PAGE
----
Last week’s explosion at the Boston Marathon was heartbreaking for so many reasons. The fact that the vast majority of casualties came from the spectators, including the death of the young boy who had just celebrated his First Communion, is beyond belief.
When I was a tween, my family was in Boston and saw the finish of the Boston Marathon (Bill Rodgers won that year), and it is what started me and my family of origin running all those decades ago. I’ve done several big-city races and one of the things that can be tricky for my family is reuniting again and finding each other after the race. It’s just so awful to think about a marathon, a test of endurance, accomplishment and the human spirit, being always associated with a terrorist attack, and sadness.
I promise to share a picture book, and one related to marathoning, but I have to digress for a moment to quote GK Chesterton. We were reading Chesterton’s The Man Who Was Thursday (my choice) in a Catholic women’s book group to which I belong.
(A further digression: I actually apologized to the ladies during our discussed the book because I found it so difficult to read this time. Why? I don’t know. I first read TMWWT in my 20s, and I just loved it, but I’m a different person now and I found it a really hard go. After I finished the book, I felt so guilty that I found this article for us to help our discussion of the book.)
One quote that stood out for me when seeing the video and photos of Boston was a description of how Syme, the hero of TMWWT, is radicalized (in a good way) against anarchy and disorder in society both by his “anything-goes” upbringing as well as being a bystander to an Anarchist bombing:
“His hatred of modern lawlessness had been crowned also by an accident. It happened that he was walking in a side street at the instant of a dynamite outrage. He had been blind and deaf for a moment, and then seen, the smoke clearing, the broken windows and the bleeding faces. After that he went about as usual–quiet, courteous, rather gentle; but there was a spot on his mind that was not sane. He did not regard anarchists, as most of us do, as a handful of morbid men, combining ignorance with intellectualism. He regarded them as a huge and pitiless peril.”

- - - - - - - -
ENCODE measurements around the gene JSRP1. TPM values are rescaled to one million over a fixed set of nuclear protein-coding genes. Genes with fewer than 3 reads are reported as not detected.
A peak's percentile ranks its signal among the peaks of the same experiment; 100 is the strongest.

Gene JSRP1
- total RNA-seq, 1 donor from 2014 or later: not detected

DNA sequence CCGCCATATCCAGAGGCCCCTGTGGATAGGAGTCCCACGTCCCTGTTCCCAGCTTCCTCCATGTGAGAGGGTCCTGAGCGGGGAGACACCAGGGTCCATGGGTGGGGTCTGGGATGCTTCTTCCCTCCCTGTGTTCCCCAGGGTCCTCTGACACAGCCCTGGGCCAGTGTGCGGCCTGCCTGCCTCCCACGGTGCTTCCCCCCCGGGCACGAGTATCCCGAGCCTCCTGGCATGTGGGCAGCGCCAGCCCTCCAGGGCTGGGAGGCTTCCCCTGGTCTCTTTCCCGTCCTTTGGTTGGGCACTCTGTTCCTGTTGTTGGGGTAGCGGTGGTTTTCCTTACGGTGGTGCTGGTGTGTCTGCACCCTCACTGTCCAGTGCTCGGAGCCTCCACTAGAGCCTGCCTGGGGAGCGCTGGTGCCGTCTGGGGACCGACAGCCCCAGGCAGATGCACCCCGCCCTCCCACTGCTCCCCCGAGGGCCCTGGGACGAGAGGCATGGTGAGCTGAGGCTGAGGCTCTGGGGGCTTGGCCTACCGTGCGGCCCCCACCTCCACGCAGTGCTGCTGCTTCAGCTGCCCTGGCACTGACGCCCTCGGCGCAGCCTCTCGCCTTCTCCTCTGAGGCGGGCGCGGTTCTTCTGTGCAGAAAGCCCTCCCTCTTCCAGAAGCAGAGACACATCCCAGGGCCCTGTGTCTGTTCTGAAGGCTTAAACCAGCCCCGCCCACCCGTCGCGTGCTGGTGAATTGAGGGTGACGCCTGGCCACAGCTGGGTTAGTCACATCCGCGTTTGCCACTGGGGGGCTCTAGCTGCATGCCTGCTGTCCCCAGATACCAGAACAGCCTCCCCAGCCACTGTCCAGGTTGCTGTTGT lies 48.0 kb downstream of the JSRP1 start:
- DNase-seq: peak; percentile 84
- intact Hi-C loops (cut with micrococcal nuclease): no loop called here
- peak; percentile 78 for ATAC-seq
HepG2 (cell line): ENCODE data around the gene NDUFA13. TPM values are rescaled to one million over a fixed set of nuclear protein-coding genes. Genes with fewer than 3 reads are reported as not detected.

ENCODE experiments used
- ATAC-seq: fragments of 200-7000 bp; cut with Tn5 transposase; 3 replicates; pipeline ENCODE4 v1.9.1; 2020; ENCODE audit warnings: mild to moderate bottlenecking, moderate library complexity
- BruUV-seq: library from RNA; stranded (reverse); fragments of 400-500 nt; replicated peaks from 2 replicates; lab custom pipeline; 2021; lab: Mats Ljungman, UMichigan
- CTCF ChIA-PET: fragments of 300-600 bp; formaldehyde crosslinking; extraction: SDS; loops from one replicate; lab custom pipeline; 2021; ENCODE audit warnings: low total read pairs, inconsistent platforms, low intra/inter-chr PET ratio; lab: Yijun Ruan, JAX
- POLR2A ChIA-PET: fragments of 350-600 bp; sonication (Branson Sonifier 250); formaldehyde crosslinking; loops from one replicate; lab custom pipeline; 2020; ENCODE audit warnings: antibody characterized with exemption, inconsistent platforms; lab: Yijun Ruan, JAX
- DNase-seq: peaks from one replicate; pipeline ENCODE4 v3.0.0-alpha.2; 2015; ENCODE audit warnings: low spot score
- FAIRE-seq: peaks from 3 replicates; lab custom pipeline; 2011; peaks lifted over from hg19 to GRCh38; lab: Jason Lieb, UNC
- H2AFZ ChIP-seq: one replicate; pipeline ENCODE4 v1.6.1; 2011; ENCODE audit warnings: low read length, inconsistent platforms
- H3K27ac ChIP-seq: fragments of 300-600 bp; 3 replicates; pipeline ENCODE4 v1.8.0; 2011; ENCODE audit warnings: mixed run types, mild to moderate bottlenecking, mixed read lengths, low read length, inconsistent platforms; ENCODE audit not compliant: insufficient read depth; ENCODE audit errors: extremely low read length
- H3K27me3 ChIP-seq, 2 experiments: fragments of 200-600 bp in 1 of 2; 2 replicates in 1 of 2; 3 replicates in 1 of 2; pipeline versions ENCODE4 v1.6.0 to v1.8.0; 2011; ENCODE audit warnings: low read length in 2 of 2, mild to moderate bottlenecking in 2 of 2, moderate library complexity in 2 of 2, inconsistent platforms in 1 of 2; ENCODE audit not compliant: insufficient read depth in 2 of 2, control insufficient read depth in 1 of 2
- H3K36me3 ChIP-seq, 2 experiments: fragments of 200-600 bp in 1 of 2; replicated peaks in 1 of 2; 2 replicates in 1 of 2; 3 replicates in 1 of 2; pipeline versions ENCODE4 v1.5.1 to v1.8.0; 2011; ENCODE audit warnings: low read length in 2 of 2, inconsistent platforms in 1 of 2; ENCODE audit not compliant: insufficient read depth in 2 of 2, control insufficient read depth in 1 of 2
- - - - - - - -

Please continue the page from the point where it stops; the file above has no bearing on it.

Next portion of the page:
Lots to ponder there, which is the only saving grace of Chesterton and TMWWT–the quotes to wrestle with and consider.
Okay, digression over.
An interesting and little-known factoid about the modern marathon marathon is the legend of how it came to be.
Briefly, the military messenger Pheidippides runs from the battle of Marathon to Athens to deliver the message the Greeks had defeated the Persians, but when he finished, he dropped dead from the exertion.
You may be wondering, how can this work as a picture book? It just does in the clever The First Marathon: The Legend of Pheidippides by Susan Reynolds, illustrated by Daniel Minter.
Author Susan Reynolds got the idea to write this book on the flight home from running her first marathon. She tells the story of both what marathons are today, and the story of how the first marathon may have been run by the brave and Pheidippides.
Talk about endurance!
The illustrations are colorful and optimistic, and there is a map to show his route and the surrounding Greek countryside. Children and marathoners alike will marvel at how Pheidippides ran the 26.2 miles from Marathon to Athens after running hundreds of miles delivering messages for the Greek army.
I actually own this book, but I can’t locate it right now to take some photos, but it’s really worthwhile getting from the library, or to own if you’re a runner.
Do you know any good picture books about running or marathons?